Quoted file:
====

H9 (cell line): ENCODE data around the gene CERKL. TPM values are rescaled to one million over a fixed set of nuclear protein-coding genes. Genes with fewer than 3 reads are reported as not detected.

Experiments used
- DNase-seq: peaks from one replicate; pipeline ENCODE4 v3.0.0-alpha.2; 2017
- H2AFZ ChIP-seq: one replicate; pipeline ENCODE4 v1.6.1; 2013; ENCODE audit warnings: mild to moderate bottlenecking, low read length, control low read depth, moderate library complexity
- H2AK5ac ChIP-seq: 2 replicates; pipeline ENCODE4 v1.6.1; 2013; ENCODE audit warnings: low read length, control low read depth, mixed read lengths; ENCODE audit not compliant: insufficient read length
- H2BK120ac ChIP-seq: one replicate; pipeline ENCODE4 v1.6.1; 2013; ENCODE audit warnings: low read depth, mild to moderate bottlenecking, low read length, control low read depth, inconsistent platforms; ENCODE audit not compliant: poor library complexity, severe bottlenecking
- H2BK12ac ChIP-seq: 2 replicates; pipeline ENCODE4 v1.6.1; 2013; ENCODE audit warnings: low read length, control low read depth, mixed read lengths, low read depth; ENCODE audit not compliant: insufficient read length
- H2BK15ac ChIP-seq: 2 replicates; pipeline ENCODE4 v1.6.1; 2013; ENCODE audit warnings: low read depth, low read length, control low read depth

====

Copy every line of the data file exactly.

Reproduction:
H9 (cell line): ENCODE data around the gene CERKL. TPM values are rescaled to one million over a fixed set of nuclear protein-coding genes. Genes with fewer than 3 reads are reported as not detected.

Experiments used
- DNase-seq: peaks from one replicate; pipeline ENCODE4 v3.0.0-alpha.2; 2017
- H2AFZ ChIP-seq: one replicate; pipeline ENCODE4 v1.6.1; 2013; ENCODE audit warnings: mild to moderate bottlenecking, low read length, control low read depth, moderate library complexity
- H2AK5ac ChIP-seq: 2 replicates; pipeline ENCODE4 v1.6.1; 2013; ENCODE audit warnings: low read length, control low read depth, mixed read lengths; ENCODE audit not compliant: insufficient read length
- H2BK120ac ChIP-seq: one replicate; pipeline ENCODE4 v1.6.1; 2013; ENCODE audit warnings: low read depth, mild to moderate bottlenecking, low read length, control low read depth, inconsistent platforms; ENCODE audit not compliant: poor library complexity, severe bottlenecking
- H2BK12ac ChIP-seq: 2 replicates; pipeline ENCODE4 v1.6.1; 2013; ENCODE audit warnings: low read length, control low read depth, mixed read lengths, low read depth; ENCODE audit not compliant: insufficient read length
- H2BK15ac ChIP-seq: 2 replicates; pipeline ENCODE4 v1.6.1; 2013; ENCODE audit warnings: low read depth, low read length, control low read depth